At age two during a family vacation on the beaches of Biloxi, Mississippi, under the not-so-watchful eye of my mother, aunt, and two older sisters, I somehow made my way into the surf unnoticed. After a bit of time, they finally realized I was gone, but couldn’t spot me anywhere. Thanks to my bright-blue bathing suit, they eventually spotted me floating face-down in waist-deep water.

Their screams alerted a passerby. He ran toward that bright-blue suit and pulled my limp body from the water. He knew just what to do and resuscitated me. After that life-saving moment, on a scale of one to ten, my terror of being near deeper water was a ten.

At age thirteen, I was able to screw up the courage to take swimming lessons. While flopping around in water over my head, my swim instructor simply let me feel the terror. Not only did I feel terror, I also felt anger and embarrassment in my helplessness. About the fourth lesson, the feelings of terror, anger, and embarrassment began to dissipate. At the end of the series of lessons, I still felt anxiety while in deep water, but no terror. I also was feeling happy because I was realizing what had been underneath my terror of deep water all along: a love for water. It was this love which drew me to head for the gulf waters as that innocent two-year-old.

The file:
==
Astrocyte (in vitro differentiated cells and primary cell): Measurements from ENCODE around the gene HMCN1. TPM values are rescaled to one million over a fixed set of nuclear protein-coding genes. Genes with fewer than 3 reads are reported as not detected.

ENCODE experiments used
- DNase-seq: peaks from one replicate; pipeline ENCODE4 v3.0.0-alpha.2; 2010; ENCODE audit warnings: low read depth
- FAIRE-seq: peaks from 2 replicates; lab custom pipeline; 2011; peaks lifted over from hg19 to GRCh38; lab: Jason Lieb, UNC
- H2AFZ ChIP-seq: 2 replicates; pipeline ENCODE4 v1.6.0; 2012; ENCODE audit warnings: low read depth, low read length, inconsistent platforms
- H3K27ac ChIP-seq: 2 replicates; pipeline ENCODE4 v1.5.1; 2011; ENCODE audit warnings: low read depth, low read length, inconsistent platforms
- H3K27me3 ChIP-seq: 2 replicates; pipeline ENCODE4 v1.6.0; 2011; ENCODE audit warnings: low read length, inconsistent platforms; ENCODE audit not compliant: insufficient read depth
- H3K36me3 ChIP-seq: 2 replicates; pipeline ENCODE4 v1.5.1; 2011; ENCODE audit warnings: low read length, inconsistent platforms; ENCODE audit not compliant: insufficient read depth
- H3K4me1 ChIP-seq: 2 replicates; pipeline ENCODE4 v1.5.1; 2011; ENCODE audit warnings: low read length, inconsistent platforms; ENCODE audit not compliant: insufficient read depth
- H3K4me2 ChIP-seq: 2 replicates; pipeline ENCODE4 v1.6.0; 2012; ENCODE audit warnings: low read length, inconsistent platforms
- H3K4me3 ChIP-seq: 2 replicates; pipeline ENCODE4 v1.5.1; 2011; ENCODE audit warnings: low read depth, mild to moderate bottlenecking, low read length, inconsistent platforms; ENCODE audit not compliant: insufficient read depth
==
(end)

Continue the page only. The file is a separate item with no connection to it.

Yes, you can mine great wisdom and self-awareness by facing and integrating life’s painful and frightening experiences. You can move from being frozen inside to being free. You have the capacity to be in the deeper waters of a mature and authentic spiritual life and live more fully even when fear is present. By the way, my favorite color is blue.